Any patient in respiratory distress should be treated with oxygen. Oxygen should be delivered in sufficient quantity to maintain pulse oximetry to at least 95 percent. Advanced life support units will also have the opportunity to administer albuterol treatments, which may have to be repeated in 20 minutes.

For units that don’t have pulse oximetry, respiratory distress should be treated with oxygen by non-rebreather mask with at least 10 liters per minute of oxygen. As mentioned above, some of these patients may not tolerate the mask. The mask feels confining and they may brush it away looking for more air. The hypoxia also causes changes in their level of consciousness and they may bolt or try to escape from caregivers.

A major concern when chronic COPD patients present in profound distress is that they can experience respiratory fatigue. They are so exhausted from working so hard to breathe for so long that they just stop.

EMS teams must be prepared to create an airway and provide ventilations. Advanced life support units will intubate these patients. When breathing for patients it is important to not get carried away by the severity of the scene. Respirations must be maintained between 10 and 20 breaths per minute. Anything more or less causes hypoxia. While it seems obvious that too slow a respiratory rate is harmful it may surprise you that breathing faster is not better. Hyperventilation actually causes hypoxia and it gets worse the longer it goes on.

This was meant to review things that cause the respiratory emergencies you’ll be seeing this winter. What you should remember is that the treatments are fairly simple.

First, position the patient to facilitate breathing. These patients will need to be standing or sitting. You may often find them in a tripod like position leaning forward onto their arms in front of them.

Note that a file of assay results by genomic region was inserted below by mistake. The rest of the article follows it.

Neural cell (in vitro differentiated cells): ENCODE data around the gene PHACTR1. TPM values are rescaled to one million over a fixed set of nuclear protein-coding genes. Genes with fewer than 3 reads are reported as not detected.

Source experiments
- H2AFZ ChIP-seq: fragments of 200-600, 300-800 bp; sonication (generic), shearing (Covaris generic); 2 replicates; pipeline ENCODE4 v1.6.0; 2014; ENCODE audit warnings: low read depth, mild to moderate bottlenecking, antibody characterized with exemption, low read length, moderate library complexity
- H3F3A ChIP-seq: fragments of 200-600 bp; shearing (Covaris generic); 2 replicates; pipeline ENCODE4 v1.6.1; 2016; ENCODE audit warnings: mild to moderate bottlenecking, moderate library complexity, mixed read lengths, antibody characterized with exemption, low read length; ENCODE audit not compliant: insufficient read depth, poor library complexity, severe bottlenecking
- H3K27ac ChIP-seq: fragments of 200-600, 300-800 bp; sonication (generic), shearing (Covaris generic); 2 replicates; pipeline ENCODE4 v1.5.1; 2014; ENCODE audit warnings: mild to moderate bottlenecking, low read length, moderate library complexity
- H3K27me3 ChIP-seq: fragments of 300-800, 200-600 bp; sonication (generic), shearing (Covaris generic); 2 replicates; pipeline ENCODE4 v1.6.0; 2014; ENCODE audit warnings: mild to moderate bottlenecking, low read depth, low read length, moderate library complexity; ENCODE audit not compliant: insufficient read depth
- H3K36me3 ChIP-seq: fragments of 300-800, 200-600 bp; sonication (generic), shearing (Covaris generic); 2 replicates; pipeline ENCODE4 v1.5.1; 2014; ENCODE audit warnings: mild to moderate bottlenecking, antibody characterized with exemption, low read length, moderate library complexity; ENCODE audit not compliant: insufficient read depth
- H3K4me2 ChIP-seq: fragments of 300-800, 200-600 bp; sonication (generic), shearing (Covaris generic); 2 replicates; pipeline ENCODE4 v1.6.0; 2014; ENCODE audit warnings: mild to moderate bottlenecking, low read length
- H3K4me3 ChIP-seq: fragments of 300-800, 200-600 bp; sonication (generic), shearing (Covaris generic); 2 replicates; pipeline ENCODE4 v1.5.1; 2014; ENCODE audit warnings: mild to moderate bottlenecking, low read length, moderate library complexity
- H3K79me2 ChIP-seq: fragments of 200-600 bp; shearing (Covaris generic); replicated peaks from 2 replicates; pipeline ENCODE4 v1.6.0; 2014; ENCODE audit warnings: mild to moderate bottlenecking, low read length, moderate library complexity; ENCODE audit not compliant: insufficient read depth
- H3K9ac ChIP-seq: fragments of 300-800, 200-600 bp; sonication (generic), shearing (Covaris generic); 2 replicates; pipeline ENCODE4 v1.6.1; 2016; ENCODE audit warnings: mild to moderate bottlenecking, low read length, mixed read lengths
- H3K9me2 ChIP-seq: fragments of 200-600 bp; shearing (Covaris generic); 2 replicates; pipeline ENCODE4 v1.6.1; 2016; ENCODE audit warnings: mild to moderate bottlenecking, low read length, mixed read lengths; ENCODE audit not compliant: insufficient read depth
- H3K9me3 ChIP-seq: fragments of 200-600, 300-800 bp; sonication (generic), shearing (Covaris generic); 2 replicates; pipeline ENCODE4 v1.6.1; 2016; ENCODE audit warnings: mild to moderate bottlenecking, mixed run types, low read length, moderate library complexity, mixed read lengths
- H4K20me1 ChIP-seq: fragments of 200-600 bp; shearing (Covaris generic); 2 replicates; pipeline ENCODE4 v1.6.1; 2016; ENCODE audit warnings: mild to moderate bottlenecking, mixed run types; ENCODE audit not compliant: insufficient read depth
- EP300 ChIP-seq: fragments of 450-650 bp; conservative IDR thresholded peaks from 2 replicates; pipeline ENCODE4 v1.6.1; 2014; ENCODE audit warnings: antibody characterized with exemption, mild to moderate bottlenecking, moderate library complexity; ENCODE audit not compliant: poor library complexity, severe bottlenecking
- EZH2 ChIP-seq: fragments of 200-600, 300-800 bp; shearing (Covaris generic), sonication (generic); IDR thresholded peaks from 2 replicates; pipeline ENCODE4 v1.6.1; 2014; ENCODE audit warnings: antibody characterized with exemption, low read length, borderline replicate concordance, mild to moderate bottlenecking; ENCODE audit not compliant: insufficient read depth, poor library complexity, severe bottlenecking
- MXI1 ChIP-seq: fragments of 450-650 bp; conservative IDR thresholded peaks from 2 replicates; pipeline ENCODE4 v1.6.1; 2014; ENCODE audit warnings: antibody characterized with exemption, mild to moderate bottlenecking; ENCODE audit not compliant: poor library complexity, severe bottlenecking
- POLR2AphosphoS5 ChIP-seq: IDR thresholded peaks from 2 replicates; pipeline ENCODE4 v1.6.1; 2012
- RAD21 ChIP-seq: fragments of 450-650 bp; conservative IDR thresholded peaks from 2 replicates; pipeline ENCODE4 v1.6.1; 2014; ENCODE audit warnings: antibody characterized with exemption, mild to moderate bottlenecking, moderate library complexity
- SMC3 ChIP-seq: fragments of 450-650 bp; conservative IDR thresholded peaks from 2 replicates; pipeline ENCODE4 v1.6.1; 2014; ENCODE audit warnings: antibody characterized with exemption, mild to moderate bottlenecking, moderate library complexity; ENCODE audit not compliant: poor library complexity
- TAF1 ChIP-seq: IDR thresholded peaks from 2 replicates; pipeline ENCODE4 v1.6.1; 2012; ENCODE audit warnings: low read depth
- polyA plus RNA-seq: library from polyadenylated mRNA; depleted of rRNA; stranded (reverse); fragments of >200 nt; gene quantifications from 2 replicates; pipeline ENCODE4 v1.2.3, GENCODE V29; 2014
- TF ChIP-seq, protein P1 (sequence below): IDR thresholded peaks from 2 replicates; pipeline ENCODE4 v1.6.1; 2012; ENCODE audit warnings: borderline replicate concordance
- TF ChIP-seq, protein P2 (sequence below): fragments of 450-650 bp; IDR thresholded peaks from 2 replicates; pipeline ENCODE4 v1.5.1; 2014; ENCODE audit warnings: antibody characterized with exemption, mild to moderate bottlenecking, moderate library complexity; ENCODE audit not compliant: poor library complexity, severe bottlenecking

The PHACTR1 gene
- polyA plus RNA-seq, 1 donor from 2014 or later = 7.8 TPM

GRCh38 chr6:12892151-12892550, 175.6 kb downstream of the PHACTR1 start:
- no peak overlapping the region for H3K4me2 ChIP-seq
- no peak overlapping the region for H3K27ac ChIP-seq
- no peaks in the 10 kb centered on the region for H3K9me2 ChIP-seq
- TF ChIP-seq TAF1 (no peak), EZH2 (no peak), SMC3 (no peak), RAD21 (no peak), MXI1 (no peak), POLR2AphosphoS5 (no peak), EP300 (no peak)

Keep an eye on their airway and be prepared to manage it. Give oxygen in whatever way the patient tolerates. ALS care will include medications to dilate and open the constricted airways.

Watch for respiratory fatigue and be prepared to breathe for your patient when they no longer can for themselves. When you are breathing for your patient, time yourself. Don’t let the caffeine and adrenaline set the rate but stay within normal ranges, at least 10 but no more than 20.

As always with patients in distress, remember they may cough into your face as you approach them.

Protect yourself from diseases that may have contributed to their present crisis. Viral infections can cause the chronic conditions in these patients to flare up.

Be safe.

Editor’s Note: Will Chapleau, who has 30 years of EMS experience. He is the Advanced Trauma Life Support (ATLS) program manager for the American College of Surgeons. He is in charge of the trauma training programs for doctors all over the U.S. in 50 countries around the world. He is the former chief of the Chicago Heights (Ill.) Fire Department. He has served as the chairperson for the Prehospital Trauma Life Support (PHTLS) program since 1996 and has been a member of its international faculty since 1984 and is a board member of the National Association of EMS Educators.